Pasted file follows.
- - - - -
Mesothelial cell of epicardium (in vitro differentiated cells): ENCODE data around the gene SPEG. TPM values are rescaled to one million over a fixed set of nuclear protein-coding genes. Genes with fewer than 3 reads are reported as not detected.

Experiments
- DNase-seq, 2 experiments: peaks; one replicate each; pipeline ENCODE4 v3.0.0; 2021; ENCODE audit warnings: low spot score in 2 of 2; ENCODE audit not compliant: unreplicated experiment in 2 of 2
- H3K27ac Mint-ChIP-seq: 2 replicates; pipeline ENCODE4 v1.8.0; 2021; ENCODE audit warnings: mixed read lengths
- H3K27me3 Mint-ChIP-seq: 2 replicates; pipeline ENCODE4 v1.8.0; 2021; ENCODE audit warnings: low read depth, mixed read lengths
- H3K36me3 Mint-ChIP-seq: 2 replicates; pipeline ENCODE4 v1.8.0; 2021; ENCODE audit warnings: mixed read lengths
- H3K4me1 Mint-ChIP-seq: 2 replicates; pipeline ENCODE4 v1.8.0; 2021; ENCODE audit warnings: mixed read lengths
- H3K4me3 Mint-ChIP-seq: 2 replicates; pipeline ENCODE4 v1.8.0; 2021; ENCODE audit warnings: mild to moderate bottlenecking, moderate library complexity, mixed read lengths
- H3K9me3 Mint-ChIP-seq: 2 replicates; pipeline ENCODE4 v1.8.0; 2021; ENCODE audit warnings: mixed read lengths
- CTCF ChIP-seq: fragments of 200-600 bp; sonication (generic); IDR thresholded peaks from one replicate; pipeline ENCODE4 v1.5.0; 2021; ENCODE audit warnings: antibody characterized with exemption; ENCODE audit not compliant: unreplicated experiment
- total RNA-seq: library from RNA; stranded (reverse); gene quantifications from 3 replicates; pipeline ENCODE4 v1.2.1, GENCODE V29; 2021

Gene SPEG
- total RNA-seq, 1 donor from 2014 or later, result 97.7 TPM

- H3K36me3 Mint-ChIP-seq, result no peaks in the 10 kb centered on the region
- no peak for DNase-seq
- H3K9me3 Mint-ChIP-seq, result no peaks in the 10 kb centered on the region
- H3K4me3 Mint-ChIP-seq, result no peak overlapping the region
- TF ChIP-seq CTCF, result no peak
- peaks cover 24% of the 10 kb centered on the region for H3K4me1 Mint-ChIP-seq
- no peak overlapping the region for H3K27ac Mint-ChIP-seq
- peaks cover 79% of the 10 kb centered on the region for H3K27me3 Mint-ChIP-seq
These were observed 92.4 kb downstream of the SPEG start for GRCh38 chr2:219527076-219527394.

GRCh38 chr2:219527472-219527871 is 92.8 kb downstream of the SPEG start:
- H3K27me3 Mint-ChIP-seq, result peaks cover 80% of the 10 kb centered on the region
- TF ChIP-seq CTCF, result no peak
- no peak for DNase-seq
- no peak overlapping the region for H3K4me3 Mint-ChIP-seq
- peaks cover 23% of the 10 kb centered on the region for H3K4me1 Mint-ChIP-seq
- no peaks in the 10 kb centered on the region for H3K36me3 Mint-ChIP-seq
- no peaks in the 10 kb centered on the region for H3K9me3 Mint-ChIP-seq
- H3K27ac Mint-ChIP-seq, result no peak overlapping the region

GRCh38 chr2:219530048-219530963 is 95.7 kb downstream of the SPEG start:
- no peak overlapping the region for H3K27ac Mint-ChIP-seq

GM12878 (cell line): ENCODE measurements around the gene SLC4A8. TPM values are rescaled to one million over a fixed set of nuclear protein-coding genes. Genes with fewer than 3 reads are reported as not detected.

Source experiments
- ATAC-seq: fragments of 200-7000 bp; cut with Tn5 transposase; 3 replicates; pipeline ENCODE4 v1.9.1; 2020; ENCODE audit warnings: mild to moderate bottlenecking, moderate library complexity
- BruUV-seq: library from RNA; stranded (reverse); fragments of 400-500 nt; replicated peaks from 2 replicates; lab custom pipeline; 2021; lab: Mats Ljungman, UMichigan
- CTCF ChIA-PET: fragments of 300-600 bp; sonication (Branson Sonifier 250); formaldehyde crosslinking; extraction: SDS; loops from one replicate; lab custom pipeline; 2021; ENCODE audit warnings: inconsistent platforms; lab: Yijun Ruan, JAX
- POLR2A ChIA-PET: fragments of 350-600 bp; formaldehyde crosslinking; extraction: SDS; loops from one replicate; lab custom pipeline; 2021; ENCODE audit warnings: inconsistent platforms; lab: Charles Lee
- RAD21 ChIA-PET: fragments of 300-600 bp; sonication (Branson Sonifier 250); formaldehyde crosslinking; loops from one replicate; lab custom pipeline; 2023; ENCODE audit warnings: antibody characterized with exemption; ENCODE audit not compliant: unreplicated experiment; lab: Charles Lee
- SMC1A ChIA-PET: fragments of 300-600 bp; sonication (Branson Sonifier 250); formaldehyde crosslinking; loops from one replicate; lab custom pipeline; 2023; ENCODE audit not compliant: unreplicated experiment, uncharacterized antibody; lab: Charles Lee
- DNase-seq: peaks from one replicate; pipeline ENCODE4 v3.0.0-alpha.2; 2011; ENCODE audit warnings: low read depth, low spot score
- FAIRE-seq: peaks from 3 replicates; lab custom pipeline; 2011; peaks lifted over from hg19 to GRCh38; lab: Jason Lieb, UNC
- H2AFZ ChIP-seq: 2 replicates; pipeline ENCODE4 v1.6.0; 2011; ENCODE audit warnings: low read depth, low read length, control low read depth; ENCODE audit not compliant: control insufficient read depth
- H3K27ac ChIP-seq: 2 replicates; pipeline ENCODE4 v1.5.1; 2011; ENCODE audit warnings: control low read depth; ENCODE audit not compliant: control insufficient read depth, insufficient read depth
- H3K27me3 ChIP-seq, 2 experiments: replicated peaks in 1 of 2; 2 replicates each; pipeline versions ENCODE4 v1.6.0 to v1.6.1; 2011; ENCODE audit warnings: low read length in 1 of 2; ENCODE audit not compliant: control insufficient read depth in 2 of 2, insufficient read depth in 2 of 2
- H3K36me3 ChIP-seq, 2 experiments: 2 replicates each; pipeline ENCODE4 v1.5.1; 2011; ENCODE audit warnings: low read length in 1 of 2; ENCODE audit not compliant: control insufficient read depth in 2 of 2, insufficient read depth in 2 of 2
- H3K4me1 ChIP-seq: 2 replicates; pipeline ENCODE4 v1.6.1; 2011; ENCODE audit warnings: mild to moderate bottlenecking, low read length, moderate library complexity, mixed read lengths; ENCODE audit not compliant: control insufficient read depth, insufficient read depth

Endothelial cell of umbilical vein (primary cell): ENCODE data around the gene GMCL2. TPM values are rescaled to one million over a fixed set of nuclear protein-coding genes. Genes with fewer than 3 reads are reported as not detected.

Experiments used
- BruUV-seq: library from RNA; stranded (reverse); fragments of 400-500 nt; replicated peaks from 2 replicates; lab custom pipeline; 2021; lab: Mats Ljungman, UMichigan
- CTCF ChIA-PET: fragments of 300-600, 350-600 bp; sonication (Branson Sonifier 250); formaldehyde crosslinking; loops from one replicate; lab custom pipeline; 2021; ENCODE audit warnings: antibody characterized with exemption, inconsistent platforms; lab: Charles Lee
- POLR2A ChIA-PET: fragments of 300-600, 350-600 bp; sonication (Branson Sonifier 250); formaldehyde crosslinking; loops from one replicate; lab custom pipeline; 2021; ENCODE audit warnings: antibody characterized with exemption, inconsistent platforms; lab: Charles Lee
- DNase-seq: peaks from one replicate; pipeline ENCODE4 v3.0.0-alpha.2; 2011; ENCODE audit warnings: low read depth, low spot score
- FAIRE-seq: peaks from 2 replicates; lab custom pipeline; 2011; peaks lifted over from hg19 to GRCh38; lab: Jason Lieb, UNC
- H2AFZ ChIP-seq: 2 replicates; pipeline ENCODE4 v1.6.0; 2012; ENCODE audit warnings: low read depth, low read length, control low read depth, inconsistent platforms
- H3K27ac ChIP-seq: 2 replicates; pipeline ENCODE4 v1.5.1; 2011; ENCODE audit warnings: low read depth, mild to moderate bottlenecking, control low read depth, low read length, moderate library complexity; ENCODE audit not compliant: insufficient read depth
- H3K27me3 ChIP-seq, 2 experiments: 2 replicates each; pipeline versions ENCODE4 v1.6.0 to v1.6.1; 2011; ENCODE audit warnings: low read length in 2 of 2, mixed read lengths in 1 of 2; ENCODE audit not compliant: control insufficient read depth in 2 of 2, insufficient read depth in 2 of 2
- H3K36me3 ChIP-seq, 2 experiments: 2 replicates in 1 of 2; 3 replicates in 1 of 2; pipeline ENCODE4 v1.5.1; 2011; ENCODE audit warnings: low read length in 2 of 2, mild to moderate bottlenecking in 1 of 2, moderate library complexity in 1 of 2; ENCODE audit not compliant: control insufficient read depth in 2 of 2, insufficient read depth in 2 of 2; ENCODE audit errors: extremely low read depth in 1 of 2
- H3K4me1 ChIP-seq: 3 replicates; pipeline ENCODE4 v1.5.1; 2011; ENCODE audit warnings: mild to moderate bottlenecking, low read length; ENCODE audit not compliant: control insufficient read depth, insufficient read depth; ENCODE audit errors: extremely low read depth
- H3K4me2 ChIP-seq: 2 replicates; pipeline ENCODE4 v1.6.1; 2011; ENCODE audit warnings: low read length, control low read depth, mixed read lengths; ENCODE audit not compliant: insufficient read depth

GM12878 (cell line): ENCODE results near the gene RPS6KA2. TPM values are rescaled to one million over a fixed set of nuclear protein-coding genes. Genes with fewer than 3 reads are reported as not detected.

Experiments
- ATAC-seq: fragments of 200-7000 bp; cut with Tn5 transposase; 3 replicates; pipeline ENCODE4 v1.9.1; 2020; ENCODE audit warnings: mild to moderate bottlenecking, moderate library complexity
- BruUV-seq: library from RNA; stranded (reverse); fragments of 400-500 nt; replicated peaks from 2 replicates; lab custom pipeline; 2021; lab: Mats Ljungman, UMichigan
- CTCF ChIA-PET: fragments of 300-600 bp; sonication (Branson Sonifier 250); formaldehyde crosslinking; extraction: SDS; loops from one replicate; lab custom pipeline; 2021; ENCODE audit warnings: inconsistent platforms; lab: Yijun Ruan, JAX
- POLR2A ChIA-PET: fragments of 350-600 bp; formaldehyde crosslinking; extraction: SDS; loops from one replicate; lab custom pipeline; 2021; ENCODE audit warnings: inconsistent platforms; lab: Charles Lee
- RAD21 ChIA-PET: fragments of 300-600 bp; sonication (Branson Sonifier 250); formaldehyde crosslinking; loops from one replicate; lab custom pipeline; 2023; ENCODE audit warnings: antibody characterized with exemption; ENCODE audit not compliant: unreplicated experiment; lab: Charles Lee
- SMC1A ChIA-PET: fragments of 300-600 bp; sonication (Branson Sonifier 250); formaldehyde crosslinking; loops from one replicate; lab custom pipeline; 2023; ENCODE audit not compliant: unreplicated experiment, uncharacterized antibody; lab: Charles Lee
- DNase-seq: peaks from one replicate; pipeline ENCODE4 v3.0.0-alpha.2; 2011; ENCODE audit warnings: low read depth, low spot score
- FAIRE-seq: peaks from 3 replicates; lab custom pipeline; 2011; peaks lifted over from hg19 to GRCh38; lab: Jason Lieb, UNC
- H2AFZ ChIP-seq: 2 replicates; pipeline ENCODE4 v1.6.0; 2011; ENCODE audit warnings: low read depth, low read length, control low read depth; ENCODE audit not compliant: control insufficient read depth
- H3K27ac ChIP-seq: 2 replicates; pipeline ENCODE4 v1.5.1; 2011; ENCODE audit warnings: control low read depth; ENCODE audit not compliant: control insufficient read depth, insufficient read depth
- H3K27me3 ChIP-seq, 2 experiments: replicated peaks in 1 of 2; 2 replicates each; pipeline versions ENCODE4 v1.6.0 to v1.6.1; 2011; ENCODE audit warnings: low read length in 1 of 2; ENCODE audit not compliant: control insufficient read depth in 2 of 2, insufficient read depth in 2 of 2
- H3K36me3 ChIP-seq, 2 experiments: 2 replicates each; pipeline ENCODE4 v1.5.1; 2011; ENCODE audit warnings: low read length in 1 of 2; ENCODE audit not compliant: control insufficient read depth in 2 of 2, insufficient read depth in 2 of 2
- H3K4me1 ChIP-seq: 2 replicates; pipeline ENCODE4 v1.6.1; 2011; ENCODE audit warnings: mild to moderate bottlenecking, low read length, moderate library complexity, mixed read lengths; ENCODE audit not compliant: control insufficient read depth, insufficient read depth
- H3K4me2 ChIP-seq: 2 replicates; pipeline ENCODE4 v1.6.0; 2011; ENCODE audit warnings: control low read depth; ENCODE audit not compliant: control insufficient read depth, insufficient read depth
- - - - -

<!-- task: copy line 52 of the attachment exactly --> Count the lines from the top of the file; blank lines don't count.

- CTCF ChIA-PET: fragments of 300-600, 350-600 bp; sonication (Branson Sonifier 250); formaldehyde crosslinking; loops from one replicate; lab custom pipeline; 2021; ENCODE audit warnings: antibody characterized with exemption, inconsistent platforms; lab: Charles Lee